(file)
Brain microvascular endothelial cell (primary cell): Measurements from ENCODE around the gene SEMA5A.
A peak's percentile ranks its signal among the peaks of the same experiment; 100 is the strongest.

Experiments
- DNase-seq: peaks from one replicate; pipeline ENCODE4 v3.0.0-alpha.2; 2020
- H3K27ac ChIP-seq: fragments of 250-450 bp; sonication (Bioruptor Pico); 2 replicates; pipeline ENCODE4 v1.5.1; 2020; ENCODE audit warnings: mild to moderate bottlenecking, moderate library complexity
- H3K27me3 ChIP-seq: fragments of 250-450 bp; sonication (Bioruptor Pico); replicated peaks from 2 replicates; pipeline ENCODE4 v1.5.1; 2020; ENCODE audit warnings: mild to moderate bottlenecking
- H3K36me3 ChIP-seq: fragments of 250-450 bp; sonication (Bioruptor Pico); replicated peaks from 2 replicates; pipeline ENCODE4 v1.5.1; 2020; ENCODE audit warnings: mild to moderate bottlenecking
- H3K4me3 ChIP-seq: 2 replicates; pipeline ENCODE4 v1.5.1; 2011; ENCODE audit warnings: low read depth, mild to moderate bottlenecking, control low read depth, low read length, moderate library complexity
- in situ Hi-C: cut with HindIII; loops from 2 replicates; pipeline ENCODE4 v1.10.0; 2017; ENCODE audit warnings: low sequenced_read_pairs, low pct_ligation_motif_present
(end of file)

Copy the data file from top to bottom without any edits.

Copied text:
Brain microvascular endothelial cell (primary cell): Measurements from ENCODE around the gene SEMA5A.
A peak's percentile ranks its signal among the peaks of the same experiment; 100 is the strongest.

Experiments
- DNase-seq: peaks from one replicate; pipeline ENCODE4 v3.0.0-alpha.2; 2020
- H3K27ac ChIP-seq: fragments of 250-450 bp; sonication (Bioruptor Pico); 2 replicates; pipeline ENCODE4 v1.5.1; 2020; ENCODE audit warnings: mild to moderate bottlenecking, moderate library complexity
- H3K27me3 ChIP-seq: fragments of 250-450 bp; sonication (Bioruptor Pico); replicated peaks from 2 replicates; pipeline ENCODE4 v1.5.1; 2020; ENCODE audit warnings: mild to moderate bottlenecking
- H3K36me3 ChIP-seq: fragments of 250-450 bp; sonication (Bioruptor Pico); replicated peaks from 2 replicates; pipeline ENCODE4 v1.5.1; 2020; ENCODE audit warnings: mild to moderate bottlenecking
- H3K4me3 ChIP-seq: 2 replicates; pipeline ENCODE4 v1.5.1; 2011; ENCODE audit warnings: low read depth, mild to moderate bottlenecking, control low read depth, low read length, moderate library complexity
- in situ Hi-C: cut with HindIII; loops from 2 replicates; pipeline ENCODE4 v1.10.0; 2017; ENCODE audit warnings: low sequenced_read_pairs, low pct_ligation_motif_present